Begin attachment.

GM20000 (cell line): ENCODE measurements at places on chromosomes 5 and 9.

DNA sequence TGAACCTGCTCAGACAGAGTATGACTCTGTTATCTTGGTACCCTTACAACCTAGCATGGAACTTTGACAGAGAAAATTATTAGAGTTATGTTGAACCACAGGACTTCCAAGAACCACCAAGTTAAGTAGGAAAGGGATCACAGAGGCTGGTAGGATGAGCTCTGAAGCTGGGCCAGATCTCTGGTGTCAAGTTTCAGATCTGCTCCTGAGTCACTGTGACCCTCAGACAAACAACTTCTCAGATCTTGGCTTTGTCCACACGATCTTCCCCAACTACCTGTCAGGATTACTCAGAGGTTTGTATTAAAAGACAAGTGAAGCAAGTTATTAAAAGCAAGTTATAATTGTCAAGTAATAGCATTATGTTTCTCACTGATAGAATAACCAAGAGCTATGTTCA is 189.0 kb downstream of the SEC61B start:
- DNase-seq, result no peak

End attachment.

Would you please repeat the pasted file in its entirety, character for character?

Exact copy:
GM20000 (cell line): ENCODE measurements at places on chromosomes 5 and 9.

DNA sequence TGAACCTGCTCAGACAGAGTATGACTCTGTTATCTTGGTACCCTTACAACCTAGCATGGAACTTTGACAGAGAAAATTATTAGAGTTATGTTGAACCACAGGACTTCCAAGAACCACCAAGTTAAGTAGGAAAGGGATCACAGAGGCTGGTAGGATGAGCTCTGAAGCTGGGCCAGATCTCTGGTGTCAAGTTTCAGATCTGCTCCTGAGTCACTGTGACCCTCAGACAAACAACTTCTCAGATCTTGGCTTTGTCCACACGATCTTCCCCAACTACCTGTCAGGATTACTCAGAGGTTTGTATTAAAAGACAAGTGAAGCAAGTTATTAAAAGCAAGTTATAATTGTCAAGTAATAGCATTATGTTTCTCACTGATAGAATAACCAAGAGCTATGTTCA is 189.0 kb downstream of the SEC61B start:
- DNase-seq, result no peak